Yeah, right. I've been editing this article flat out for the last couple of months and you don't show up on it until 36 minutes after I give you a polite reminder not to use ad-hominem attacks in another discussion elsewhere. Check out WP:HOUND. You drop your request to change 'soccer' to 'association football' and then we'll have full consensus. --Eamonnca1 (talk) 22:41, 24 March 2010 (UTC)

I would just like to point out that during the eighties, I remember that Davitt Park, GAA ground in Francis st Lurgan was where the County Armagh Ulster Championship and All Ireland home games were played. Now anyone is free to correct me if I'm wrong, but as the debate rages on about rugby apparently being a more famous sport in Lurgan and Gaelic the lesser famous, how come Gaelic games of such prominence were played here? What major national Rugby matches were contested in the 80's or any decade for that matter in Lurgan town? That point aside, I agree with placing the sports alphabetically, it makes better sense.Archiesgone (talk) 22:50, 9 April 2010 (UTC)

I would also like to comment on the use of the word soccer in Northern Ireland. This word is widely used in amongst Gaelic supporters in order to differientiate between two sports. Gaelic football fans would call Gaelic football, football while they would refer to british football as soccer. Ofcourse I realise this has already been pointed out, but just because only one section of the community use this word it doesn't mean we should say that this expression is regarded as cringeworthy by ALL fans when this is evidently not so.Archiesgone (talk) 22:44, 15 April 2010 (UTC)

Embedding photos[edit]

Anyone know how to embed photos from Wikimedia commons? There's a lovely picture here of Lurgan Town Hall that I'd like to drop into the Governance section. --Eamonnca1 (talk) 00:15, 15 April 2010 (UTC)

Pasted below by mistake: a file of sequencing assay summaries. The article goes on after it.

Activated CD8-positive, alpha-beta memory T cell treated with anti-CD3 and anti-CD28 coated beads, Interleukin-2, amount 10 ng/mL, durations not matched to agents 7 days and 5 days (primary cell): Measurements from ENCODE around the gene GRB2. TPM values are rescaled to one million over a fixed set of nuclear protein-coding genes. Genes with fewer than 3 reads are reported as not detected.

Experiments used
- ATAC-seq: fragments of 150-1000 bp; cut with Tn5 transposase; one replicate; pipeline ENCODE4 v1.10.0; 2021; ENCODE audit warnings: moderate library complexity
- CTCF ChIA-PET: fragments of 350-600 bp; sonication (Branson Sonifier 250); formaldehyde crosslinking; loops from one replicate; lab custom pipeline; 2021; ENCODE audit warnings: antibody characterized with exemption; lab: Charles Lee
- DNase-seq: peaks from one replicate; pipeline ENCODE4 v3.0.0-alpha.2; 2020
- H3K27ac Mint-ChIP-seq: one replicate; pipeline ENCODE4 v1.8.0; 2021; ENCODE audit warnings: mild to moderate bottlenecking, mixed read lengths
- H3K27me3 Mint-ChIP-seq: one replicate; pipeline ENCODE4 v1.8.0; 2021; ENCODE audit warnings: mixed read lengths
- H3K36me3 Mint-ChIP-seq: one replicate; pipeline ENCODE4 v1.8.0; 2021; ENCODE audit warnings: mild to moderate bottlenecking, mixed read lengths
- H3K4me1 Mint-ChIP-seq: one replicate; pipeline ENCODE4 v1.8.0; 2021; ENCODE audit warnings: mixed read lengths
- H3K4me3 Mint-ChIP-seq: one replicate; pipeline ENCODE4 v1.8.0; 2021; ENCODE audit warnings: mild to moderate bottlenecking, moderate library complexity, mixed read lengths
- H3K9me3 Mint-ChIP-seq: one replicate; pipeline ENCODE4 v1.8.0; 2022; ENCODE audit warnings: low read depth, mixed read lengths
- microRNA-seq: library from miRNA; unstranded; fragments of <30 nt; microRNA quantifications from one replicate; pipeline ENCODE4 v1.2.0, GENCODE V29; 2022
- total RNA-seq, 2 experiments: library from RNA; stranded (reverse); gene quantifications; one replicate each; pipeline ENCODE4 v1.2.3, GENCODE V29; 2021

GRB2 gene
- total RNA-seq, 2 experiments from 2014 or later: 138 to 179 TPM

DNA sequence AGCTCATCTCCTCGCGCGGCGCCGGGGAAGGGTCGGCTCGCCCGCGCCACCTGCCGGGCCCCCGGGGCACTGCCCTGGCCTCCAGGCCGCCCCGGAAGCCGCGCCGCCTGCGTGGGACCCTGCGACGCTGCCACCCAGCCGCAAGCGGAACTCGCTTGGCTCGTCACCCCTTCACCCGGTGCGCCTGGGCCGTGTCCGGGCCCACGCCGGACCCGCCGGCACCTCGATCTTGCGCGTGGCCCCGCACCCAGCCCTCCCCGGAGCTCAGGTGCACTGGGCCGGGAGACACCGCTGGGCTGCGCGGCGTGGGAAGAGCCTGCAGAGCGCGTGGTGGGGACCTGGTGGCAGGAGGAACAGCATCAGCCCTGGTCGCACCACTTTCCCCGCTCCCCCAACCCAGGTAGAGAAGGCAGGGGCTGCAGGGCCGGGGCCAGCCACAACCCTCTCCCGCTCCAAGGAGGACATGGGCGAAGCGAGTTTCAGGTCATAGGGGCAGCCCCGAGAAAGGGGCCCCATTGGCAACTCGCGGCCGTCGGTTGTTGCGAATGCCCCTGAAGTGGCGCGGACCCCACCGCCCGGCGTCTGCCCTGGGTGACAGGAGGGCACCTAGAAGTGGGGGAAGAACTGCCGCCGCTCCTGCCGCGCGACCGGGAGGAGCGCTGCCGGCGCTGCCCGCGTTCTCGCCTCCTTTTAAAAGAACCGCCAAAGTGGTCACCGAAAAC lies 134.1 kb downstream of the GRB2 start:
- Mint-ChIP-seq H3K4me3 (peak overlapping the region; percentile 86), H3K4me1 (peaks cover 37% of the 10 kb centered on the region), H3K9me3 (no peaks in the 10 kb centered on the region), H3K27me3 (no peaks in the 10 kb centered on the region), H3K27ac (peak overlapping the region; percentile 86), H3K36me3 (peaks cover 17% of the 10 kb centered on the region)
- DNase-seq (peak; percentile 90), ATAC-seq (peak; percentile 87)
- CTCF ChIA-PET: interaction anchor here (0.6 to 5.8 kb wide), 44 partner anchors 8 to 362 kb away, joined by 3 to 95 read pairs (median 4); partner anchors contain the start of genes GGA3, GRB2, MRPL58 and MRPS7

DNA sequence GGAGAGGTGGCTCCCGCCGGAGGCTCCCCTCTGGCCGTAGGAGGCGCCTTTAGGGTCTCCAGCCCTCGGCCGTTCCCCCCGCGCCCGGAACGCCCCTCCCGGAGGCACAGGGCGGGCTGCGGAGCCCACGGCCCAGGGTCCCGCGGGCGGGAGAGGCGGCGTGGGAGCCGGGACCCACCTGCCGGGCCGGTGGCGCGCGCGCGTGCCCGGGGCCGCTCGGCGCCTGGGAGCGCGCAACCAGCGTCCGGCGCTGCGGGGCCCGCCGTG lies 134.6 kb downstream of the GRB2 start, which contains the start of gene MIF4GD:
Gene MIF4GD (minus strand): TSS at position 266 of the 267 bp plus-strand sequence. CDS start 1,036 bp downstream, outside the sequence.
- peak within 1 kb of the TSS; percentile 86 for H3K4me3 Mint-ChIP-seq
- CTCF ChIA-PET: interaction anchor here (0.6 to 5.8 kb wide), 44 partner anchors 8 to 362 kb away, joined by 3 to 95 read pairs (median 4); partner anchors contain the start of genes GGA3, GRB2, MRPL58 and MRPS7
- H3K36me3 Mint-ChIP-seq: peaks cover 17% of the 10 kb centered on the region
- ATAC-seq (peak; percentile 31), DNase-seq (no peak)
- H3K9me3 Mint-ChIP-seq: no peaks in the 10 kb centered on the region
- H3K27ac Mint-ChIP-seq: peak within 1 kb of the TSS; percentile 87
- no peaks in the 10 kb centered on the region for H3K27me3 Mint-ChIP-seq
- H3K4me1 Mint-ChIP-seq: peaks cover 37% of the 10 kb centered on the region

You just include them as if they were on WP.en
like this
and on the subject of pics has anybody got one of Brownlow House? --Chuunen Baka (talk) 08:19, 15 April 2010 (UTC)
Thanks! --Eamonnca1 (talk) 22:49, 15 April 2010 (UTC)

Oh yes I've got some absolutely beautiful old and new professional pictures of Brownlow house from the last book I worked on, I will ask the photographer of the new ones and the owners of the old ones for permission but I'm sure it wouldn't be a problem. Though first I need to lay my hands on a scanner! So it will be a few weeks until I can email them to you. I will have to do it that way because I wouldn't be able to work it out myself!Archiesgone (talk) 22:40, 15 April 2010 (UTC) Whoops I forgot I can't because I don't have your email, so please if anyone's got the time can you give me some pointers as to how I can post Photos on here? If this isn't possible Eamonn, can I give you my facebook or email address in private chat so that I can successfully upload them for you so you can post whichever photo you feel suits best? Archiesgone (talk) 22:48, 15 April 2010 (UTC)

It's a good question. WP:IMAGE is a good place to start, apparently. --Eamonnca1 (talk) 22:52, 15 April 2010 (UTC)
Double dutch to me I'm afraid, sorry!Archiesgone (talk) 23:02, 15 April 2010 (UTC)
No bother. Stick around and keep editing, you'll get the hang of it. --Eamonnca1 (talk) 05:22, 16 April 2010 (UTC)
Like I said, double dutch! Pity, because the photos are really beautiful especially the ones from the early part of the last century. Archiesgone (talk) 13:42, 16 April 2010 (UTC)
Elizabethan-style manor house
Brownlow House
Was in Lurgan at weekend so I bagged a snap of Brownlow House. Wish I'd had time to take a better one of the park. --Chuunen Baka (talkcontribs) 08:52, 8 July 2010 (UTC)
NIce! Thanks. --Eamonnca1 (talk) 22:07, 8 July 2010 (UTC)